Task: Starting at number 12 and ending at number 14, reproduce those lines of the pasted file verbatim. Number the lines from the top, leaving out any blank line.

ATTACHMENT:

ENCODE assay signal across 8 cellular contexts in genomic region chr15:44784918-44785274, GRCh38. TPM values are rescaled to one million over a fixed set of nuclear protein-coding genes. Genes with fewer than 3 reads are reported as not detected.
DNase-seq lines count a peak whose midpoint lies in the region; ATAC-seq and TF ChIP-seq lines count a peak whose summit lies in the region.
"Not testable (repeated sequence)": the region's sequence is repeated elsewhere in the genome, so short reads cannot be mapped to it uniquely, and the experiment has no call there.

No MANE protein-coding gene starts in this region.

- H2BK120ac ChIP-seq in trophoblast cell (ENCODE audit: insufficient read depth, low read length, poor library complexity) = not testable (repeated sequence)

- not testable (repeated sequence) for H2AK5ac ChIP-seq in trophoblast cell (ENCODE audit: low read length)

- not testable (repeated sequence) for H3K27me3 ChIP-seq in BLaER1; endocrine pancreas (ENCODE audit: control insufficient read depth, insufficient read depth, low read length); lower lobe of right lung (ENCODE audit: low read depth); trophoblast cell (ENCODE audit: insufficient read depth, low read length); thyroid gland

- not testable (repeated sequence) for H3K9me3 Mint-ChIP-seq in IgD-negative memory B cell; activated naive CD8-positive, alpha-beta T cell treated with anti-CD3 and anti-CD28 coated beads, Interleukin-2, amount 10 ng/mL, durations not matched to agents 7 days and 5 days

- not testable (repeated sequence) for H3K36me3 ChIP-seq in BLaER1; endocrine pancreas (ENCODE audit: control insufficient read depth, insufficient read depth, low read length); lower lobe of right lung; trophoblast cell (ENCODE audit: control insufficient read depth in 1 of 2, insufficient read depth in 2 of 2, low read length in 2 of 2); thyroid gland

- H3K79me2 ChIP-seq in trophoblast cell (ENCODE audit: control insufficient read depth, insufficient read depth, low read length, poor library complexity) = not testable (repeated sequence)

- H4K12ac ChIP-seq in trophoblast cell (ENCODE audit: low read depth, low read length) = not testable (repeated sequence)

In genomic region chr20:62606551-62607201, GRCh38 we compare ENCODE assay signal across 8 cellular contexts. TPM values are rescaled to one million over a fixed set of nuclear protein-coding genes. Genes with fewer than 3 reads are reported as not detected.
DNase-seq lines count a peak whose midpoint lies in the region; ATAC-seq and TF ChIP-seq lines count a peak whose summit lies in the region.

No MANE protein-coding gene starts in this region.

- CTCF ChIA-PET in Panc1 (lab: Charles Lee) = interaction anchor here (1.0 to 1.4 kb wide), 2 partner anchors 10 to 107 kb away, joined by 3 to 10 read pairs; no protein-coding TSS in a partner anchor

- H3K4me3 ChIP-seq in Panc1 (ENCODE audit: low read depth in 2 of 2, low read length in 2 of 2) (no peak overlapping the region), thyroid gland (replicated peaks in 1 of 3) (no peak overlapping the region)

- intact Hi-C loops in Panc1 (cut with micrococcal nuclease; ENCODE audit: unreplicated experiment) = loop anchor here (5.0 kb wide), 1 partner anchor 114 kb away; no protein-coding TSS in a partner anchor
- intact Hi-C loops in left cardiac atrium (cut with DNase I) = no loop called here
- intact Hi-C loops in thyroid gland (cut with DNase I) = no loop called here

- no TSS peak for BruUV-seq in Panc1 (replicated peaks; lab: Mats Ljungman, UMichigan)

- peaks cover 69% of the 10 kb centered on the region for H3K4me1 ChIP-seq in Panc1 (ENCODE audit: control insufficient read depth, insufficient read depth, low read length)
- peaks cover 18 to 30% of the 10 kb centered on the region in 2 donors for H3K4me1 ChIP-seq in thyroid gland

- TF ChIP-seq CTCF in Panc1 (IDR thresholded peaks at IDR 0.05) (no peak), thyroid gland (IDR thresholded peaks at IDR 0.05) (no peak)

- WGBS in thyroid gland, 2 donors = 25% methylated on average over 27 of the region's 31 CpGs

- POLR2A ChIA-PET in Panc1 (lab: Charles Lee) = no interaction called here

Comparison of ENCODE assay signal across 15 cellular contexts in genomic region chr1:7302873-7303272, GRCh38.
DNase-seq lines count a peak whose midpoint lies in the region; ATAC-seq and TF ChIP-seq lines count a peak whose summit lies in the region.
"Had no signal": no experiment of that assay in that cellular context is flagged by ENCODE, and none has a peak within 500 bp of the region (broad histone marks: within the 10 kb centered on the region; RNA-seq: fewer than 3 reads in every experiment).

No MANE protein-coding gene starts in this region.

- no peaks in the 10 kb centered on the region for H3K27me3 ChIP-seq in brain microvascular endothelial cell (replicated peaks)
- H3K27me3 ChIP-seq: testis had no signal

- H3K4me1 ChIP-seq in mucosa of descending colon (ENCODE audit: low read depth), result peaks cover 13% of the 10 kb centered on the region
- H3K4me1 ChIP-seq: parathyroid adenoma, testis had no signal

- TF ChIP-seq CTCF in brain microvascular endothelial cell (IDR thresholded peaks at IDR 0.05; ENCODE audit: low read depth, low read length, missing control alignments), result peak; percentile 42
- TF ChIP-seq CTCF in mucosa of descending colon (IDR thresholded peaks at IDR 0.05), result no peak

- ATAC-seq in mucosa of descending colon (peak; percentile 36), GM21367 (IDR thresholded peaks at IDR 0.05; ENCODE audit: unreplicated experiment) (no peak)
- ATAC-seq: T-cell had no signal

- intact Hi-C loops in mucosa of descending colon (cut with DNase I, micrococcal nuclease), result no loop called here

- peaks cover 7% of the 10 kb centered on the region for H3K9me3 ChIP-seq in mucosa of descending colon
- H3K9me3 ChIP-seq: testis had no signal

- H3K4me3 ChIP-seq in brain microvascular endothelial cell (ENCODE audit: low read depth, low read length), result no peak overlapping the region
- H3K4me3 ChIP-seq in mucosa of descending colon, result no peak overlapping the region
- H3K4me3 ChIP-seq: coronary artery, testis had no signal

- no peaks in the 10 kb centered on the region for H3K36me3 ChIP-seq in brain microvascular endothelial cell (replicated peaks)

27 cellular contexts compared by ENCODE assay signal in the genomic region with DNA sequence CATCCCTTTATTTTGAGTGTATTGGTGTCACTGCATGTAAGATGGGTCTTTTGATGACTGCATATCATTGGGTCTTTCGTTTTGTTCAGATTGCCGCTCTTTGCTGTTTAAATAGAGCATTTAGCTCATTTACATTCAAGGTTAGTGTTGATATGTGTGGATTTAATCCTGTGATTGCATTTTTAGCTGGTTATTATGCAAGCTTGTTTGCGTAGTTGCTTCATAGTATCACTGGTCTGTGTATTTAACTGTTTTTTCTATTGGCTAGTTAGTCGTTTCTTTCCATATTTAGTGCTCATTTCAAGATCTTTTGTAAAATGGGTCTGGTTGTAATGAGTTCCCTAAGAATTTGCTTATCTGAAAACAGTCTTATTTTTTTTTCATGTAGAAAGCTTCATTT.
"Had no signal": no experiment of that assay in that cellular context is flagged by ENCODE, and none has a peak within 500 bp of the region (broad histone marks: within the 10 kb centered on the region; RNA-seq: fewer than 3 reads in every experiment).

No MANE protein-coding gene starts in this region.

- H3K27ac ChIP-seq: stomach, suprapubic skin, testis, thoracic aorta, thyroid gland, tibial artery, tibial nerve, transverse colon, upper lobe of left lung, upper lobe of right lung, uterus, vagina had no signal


In genomic region chr20:62606551-62607201, GRCh38 we compare ENCODE assay signal across 8 cellular contexts. TPM values are rescaled to one million over a fixed set of nuclear protein-coding genes. Genes with fewer than 3 reads are reported as not detected.
DNase-seq lines count a peak whose midpoint lies in the region; ATAC-seq and TF ChIP-seq lines count a peak whose summit lies in the region.

No MANE protein-coding gene starts in this region.